She was broke when she arrived and had never before written a word. No dog parks then, only corduroy roads, tent revivals and the “incessant, remorseless tobacco spitting of American men.”

If you have never read her epic Domestic Manners of the Americans, I will be happy to loan you my copy. 

The dog park at Mosquito Lake rocks. 

Tyson, a lucky German shepherd/husky mix with electric blue eyes, goes algae dunking. 

Beneath the lucky, soaring red oaks, many with multiple stems. 

Mainly today, luck comes in the form of love in the clouds.

Nothing to do but drive, eat, listen to Joni, Both Sides Now, on repeat.

Summer afternoon, summer afternoon, as Henry James famously remarked, to me those have always been the two most beautiful words in the English language. James liked to drive, or anyway be driven, by his buddy Edith Wharton in her model T on summer afternoons in the English countryside.

A life of luck.

We are privileged. Life on the road, on a vacation, reminds me of this every day. Life, love and luck. 

1 Comment

Filed under Jean Zimmerman

A nice trail at a nice time

if you happen to be a dog. Not.

Or the owner of a dog. Nope.

Or people temporarily in possession of granddogs. Yes. Their actual, official humans are in Italy for the week, so Gus and Ottie are making do with us.

Magic hour. Rowley’s Bridge.

Nice trail if you happen to like white mulberries.

Swamp white oaks.

A sugar maple mysteriously tagged long ago.

We buried a dog here once. Grave undisturbed, good to see.

A stand of mature osage orange trees, probably celebrating their millionth birthday. No production yet this year, of course.

Maclura pomifera is not actually an orange at all, though its oversize pimply fruits do resemble citrus. It is linked more closely to the mulberry. Native Americans preferred its wood for war clubs and bows, so much so that they would travel many miles to harvest the trees.

A nice place to pick raspberries, now still holding tightly to their promise.

The Hudson, majestic. A word coined specifically to describe the Hudson.

Tracks looking very Stand By Me.

I’m pretty sure we once parked here to speak of things that matter.

A nice place for a Golden mud bath in a filthy stream.

Just a start if you are a German short hair. Luck is what happens when preparation meets opportunity, according to  Seneca. Apt words for dog ball chasing.

Back at home for more wind sprints under the sycamore maple. Optimism is a perfectly legitimate response to failure. Another quote applicable to ball chasing from another sage, Mr. Stephen King.

Why not stop and smell the tiger lily blooming out of a patch of fennel?

It’s a granddog’s life. Food, water, a ball chase at magic hour. Soak up all the mud while you can.

2 Comments

Filed under Jean Zimmerman

Life being somewhat complicated and challenging

at times, it is awfully good to focus on the basics: coffee, tacos, and dogs. Fortunately there is an abundance of all three in Austin, Texas, where I happen to be sojourning for several days. I knew good things were in store when I spotted the taco food truck actually inside the airport terminal. It was 11pm and the place was hopping. The millennials seemed all to be heading back from Las Vegas.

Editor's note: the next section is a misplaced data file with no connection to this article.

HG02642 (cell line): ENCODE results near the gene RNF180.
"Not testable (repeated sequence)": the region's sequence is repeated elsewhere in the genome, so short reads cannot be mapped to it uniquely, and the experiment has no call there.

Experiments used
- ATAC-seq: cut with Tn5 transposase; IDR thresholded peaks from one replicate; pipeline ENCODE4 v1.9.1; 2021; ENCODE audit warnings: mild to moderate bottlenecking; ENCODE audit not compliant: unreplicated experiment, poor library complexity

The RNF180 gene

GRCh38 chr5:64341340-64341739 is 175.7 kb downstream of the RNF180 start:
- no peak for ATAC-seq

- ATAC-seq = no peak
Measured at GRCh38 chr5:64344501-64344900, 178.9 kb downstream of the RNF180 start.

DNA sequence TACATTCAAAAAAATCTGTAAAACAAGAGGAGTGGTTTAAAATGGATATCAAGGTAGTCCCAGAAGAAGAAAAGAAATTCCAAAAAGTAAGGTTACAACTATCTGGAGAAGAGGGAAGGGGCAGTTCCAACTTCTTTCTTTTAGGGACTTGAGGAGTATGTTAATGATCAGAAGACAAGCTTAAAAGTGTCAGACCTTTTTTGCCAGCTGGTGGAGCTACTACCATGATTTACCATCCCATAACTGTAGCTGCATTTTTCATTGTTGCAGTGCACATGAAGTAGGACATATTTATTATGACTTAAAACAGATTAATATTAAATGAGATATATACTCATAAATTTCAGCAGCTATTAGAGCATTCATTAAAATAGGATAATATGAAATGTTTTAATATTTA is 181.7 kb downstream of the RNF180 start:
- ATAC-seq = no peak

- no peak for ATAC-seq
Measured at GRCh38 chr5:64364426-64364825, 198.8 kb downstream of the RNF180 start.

Nothing too weird yet, but I feel something could be about to spring up.

Until then, got a jump on the caffeine thing with a cosmic coffee, a spring specialty at Maud’s favorite joint that pairs cold brew with Mexican vanilla, orange honey and oat milk. Pretty decent. Next time might go for the root beer latte.

Texas mountain laurels have just come into bloom and it seems every little old fashioned bungalow has one out front.

The western redbuds are popping too.

2177

Now a latte and a stop at the Korean nail salon. The man getting a gel manicure next to me wants it to be known that he is getting a special design on each of his pinkies: a peace sign rendered in yellow and blue.

Not quite a Rothko, but very much in keeping with the spirit of the times.

Canines run free in the dog park except when they pause awaiting the flight of a ragged tennis ball.

I wish our lives had the simplicity of Fetch under the live oaks. Everyone here wears flip flops, so I got a pair. Ahhh, instantaneous simplicity.

Are you hungry yet? You’re in luck.

Criispy pork belly tacos with fried parsley and mandarin orange pico.

Extra fat included at no charge. Fingers are for licking.

Two of my favorites come intermixed in a dirty horchata–horchata and coffee, silly. You knew that.

Home again, home again. Baths and naps all around. The simple life.

No freak show.

Perhaps that will come later. It is Austin, after all. I feel we’re just gearing up.

1 Comment

Filed under Jean Zimmerman

The numbers are in, and the black bear lost.

Across New York State, where I live, hunters took 1,346 black bears during 2021.

DEC Commissioner Basil Seggos declared, “Although they aren’t always successful, thousands of dedicated hunters venturing afield each year help keep populations [of black bears] at desired levels, maintaining healthy bear populations in the state.” Both bows and muzzleloaders came into play. The heaviest beast weighed more than 600 pounds.

The black bear has always been held sacred by the Cherokee, and a project in North Carolina displayed sculptures decorated with the symbolism of different clans: Bird, Blue, Deer, Wolf, and so on.

I’ve never been big on buffalo burgers or gravitated to goat stew, feeling something of a kinship with both animals. And I’ve never had horse, or at least knowingly. But I somehow feel even worse about the idea of shooting a bear, although the purpose of the hunt might be for meat as well as trophy. And, hunting advocates tell me, the bears are invading the suburbs! They are dangerous! They must be stopped!

Seventy-five percent of Americans think hunting wild game is a good thing. Between 40,000 to 50,000 bears are legally hunted in the U.S. each year; an unknown number are also illegally poached.

Not every hunter is what’s known as “slob hunter,” someone who hunts legally, but behaves unethically. A slob hunter will take bad shots, leave trash in the woods, damage habitat, vandalize signs, or show disrespect toward natural resources, landowners, other hunters and people in general. 

The vast majority of hunters in America (95%) eat the game animals they kill. So it’s all okay, isn’t it?

Let’s consider some other animals that are routinely killed for their meat.

Dog eating is still common in China, South Korea, the Philippines, Thailand, Laos, Vietnam, Cambodia and the region of Nagaland in India. An estimated 30 million dogs across Asia, including stolen family pets, are killed for human consumption every year.